While Europe flounders, compelled at last to begin seeking short term measures of humane response, our shameless war hawks hide from blame: it’s Assad’s doing, Obama’s “weakness” in failing to bomb Syria and intervene militarily early on.

There is blame aplenty historically for the Middle East tragedy that is spilling over into Europe and for other refugee crises affecting all continents. Anti-immigrant racists rant, build walls, and terrorize millions of parents and children desperate for survival. But the major culprit is WAR.

The refugee disaster is the legacy of the war makers, those who authored the invasion of Iraq and Afghanistan and the military misadventure in Libya. It is a living legacy of policies aimed at forcing “regime change,” a preference for superpower might and war over negotiations and diplomacy based on adherence to United Nations’ principles. The enormous damage that has been done is a legacy that our hawks share with both designated foes and presumed allies: there is the rise of ISIL and its horrors, the “unintended consequence” of our failed wars; remember also the Congressional cheers for Netanyahu as he unleashed the massive destruction of war on Gaza.

Why talk about blame when the moment cries out for emergency refugee relief? Because the human tragedy has given no pause to the architects of disaster.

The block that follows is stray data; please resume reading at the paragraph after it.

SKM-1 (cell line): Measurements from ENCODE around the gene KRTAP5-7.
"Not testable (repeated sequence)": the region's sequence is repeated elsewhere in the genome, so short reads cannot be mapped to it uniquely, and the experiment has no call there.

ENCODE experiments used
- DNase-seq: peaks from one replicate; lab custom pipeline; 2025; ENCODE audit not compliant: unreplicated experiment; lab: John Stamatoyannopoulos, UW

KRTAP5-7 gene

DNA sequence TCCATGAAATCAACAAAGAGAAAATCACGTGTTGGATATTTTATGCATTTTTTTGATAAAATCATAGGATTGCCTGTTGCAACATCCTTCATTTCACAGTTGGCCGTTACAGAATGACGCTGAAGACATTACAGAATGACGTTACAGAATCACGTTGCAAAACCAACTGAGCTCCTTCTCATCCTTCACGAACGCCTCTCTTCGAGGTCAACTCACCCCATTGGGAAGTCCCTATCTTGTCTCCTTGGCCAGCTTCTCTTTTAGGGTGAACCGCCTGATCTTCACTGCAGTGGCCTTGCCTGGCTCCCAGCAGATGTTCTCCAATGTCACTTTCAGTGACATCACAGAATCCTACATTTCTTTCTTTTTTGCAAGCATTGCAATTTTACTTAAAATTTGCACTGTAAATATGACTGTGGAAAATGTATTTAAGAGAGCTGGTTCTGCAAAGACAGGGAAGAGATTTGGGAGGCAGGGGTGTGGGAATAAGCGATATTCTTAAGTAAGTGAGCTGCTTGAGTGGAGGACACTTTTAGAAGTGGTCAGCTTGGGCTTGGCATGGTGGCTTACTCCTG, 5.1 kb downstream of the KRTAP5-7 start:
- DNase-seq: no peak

They are doing everything in their power to derail the negotiated agreement between Iran and the USA, Russia, Britain, France, China and Germany, which is the first real signal that a turn toward international cooperation for peace is possible. They are still addicted to war, another war after twelve years of war without end.

Human decency requires emergency cooperation by the United States, Europe, all governments and their people, to relieve the misery and hopelessness of millions seeking asylum. It further demands a basic shift away from the politics and economics of war. No more than temporary remedies are possible without big changes in priorities and investment. If refugees’ lives matter, there has to be a huge shift in public funding from making war to meeting vital social needs.

When you think about it, every problem we confront at home and abroad becomes a matter of human decency. Either we care about each other, about the human condition and human dignity, or the monsters turn us all into bystanders or brutes. Then again, it’s a matter of human survival, of peace not war.